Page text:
When it came to selecting the new Russian head of state plane, the government turned to local manufacturer Ilyushin to come up with a rival to the United States Air Force One – The Ilyushin Il-96. Why did they choose this plane? And how has Russia fitted it for its head of state? Let’s explore.
Why Russia chose the Ilyushin Il-96
The Russian government’s fleet is as varied as a typical international carrier. To date, it has:
- Two Airbus A319s
- Eight II-96s
- Two Sukhoi Superjets
It previously had access to a fleet of Tu-154, Tu-204, Yak-40s as well as two helicopters.
However, only one aircraft in that list can fly any distance: the II-96. So far, there are only 15 in the world that are in service, with 10 in use in Russia and only three for passenger use in Cuba. You can read about the Cubana Il-96 here.
The Russian government chose the Il-96-300 as its future diplomatic aircraft, in a deal that cost around $504 million per plane. The passenger version of the airframe can fly 300 passengers to a range of 11,500 km (6,209 nautical miles), although it is likely that the VIP aircraft can fly further, thanks to a lighter passenger load and significant fuel tank improvements. The VIP Il-96 is ten meters longer than the civil version at 65 meters.
What is the aircraft like inside?
There are four Il-96-300’s in service that are dedicated for head of state transport (compared to the two Air Force One Boeing 747-200 planes), and at least two deploy for every diplomatic trip. Allegedly when Putin arrives at the airport, all four are fueled up and ready to go, and he selects one, seemingly at random.
And boy, what an adventure it would be. The aircraft’s interior is fit for an emperor with a neo-classical fit-out. This features fur rugs throughout (and even used instead of a red carpet for boarding that you can see in the video below). Hanging on the walls are famous Russian tapestries, and all edges lined with gold.
Onboard there is a large board room, a spacious office, a master bedroom with a king-sized bed, and even a very spartan gym. There are full showers inside the bathrooms (fitted with gold handles no less).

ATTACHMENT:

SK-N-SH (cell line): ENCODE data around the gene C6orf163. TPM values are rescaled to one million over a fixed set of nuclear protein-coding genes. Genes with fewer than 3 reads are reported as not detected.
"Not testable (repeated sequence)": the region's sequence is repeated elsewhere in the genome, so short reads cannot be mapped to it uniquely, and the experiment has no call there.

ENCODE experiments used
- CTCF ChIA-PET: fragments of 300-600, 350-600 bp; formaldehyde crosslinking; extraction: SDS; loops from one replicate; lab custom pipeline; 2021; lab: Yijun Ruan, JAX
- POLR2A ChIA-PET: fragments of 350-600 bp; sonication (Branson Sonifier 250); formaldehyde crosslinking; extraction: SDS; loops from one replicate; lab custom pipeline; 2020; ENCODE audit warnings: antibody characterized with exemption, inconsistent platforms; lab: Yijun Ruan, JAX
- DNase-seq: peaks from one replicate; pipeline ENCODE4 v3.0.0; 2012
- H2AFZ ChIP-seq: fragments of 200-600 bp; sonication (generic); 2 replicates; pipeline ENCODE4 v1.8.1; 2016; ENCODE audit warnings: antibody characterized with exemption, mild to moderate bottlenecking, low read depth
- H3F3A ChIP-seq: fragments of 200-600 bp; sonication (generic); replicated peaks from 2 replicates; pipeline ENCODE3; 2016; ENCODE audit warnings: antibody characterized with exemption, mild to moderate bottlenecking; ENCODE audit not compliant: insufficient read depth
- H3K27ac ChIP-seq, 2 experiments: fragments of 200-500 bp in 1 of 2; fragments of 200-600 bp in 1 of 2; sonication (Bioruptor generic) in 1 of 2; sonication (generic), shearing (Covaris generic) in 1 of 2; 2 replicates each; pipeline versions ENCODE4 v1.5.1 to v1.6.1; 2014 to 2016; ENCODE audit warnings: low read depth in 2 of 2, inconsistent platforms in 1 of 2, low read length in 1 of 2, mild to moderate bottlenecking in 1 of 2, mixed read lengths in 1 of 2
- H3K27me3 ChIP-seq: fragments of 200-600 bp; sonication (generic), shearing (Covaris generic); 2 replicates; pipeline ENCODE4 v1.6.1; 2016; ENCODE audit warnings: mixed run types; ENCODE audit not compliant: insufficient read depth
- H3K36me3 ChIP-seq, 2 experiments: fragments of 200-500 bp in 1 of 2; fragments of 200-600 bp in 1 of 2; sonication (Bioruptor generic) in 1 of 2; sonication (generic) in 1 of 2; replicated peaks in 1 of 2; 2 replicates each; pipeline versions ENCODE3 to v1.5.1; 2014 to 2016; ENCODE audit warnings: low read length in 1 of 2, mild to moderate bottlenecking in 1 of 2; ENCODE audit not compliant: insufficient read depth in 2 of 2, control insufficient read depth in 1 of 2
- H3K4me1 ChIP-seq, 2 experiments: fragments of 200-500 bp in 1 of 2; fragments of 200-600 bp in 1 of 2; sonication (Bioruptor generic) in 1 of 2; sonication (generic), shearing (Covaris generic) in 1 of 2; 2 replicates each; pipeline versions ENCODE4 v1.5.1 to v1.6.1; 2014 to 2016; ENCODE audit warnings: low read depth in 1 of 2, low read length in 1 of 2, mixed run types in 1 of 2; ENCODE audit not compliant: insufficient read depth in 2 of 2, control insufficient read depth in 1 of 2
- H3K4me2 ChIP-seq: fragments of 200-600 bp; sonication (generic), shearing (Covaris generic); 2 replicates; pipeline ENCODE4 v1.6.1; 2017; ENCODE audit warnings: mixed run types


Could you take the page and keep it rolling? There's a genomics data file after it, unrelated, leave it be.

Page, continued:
— ArianaGic/АріянаҐіць (@GicAriana) March 21, 2015
They don’t have any special livery compared to the airline Rossiya, although there is a unique presidential seal at the front of the plane.
— Legit.ng (@legitngnews) July 19, 2018
The plane also comes with a full communications suite (to lead the country in a time of war) and plenty of missile countermeasures. The aircraft also allegedly has an escape pod if the countermeasures don’t work. Whenever Putin flies onboard, the flight plan is classified, and Russian fighter jets escort the plane (even overland Russia).
Military jets escort Putin's Russian Air Force One as he flies to Russia's Hmeimim air base in northern Syria. Putin usually flies on an Ilyushin II-96. https://t.co/FMlvjvRsuA pic.twitter.com/2qkDTOb52X
— Jeff Daniels (@JeffDanielsCA) December 15, 2017
The Russian government has been criticized for such lavish aircraft and having so many of them in the past. While we can’t speak for the politics of the situation (like how Mexico’s president put its new Boeing 787 up for sale), we can’t help but admire the nation building its long-range jets for its head of state (compared to China who operated a Boeing 747-8 for its VIP transport).
What do you think? Let us know in the comments.